Sunday was a really long day around Chateau Steelypips, and I couldn’t see staying awake to watch the premiere of Phil Plait’s Bad Universe on the Discovery Channel, so I’m way late in writing about it. I DVRed it, though, and watched it last night.
The theme of the premiere/ pilot was killer rocks from out of space, and focused on Phil getting his MythBusters on to test various ideas about asteroid or comet impacts and how to stop them. They blew up a scale model, shot projectiles into various types of rock to simulate nuclear bombs or kinetic impacts, all in the name of testing what would happen if we tried to destroy or deflect an incoming killer rock.
On the whole, it was a good Discovery Channel type program– Phil was very enthusiastic, as he tends to be, and the explosions were all explodey, which is what you expect from this sort of thing. There were a couple of minor holes I would’ve liked to see filled in, though, and one big open question.
They started off by looking at what nuclear explosions would do to various types of rocky asteroid, simulating the nuke by firing a projectile into the rocks at high speed. For this test, they just looked at whether they could break the rock up or not. Later on, they looked at the effect of using a “kinetic impactor” to try to deflect an incoming rock, which they simulated by firing a projectile into a big rock, and looking at whether the impact moved it significantly.
The problem I had with this was that they never really connected the dots between these two. That is, the simulated nukes all rocked their targets back by at least as much as the simulated kinetic impact did, but nothing was said about the change of momentum. Would the nukes be less effective at shifting the orbit of a space rock than a non-exploding projectile? Would the pieces broken off by the kinetic impact complicate the problem? he two tests were treated as completely separate things, but they could easily be tied together, and that would’ve been good to see.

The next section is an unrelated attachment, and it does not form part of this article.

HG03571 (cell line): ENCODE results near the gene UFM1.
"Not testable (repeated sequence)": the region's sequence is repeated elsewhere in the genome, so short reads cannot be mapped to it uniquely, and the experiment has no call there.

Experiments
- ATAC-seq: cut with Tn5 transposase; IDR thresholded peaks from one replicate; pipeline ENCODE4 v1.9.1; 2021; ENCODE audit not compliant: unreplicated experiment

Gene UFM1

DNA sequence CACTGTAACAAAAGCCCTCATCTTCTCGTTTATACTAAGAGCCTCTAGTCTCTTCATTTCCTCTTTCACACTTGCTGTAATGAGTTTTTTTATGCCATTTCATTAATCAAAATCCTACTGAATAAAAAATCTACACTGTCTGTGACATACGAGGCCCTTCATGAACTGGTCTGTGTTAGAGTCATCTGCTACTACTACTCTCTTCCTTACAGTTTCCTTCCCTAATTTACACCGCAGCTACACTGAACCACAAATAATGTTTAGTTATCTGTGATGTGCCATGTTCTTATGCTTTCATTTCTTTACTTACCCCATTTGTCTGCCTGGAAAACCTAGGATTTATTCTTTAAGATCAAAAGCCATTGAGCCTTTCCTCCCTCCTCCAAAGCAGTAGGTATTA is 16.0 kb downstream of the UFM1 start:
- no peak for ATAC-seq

The other nitpick I had was with the test trying to use a laser to melt stuff off a simulated comet. The laser being used with “the most powerful hand-held laser available,” but there wasn’t much said about that choice. Why a hand-held model, given that there are non-portable lasers that put out quite a bit of power? Was the power level chosen based on the scale, or did they just want a hand-held model to facilitate the shot of Phil grinning maniacally while tracking the “comet”along an air table? And did it produce any change in the motion at all?
(I am, of course, a laser nerd, so this question was more important to me than it would be to most of the expected audience.)
The big open question is: what does Phil (or somebody at Discovery) have against Sydney, Australia? Why was Sydney chosen as the target for the simulated impact? Did somebody involved with the production have a bad experience in Australia? Paul Hogan stole their girlfriend? Or did they just have an animator who happened to have a really nifty model of Sydney for some reason, so they used that?
Anyway, like I said, it was good fun. If you didn’t catch the premiere, I’m sure they’ll be re-running it at some point, so check your listings and set your DVR accordingly.
(The post title is not a negative comment on the show– I’m just powerless to resist obvious jokes.)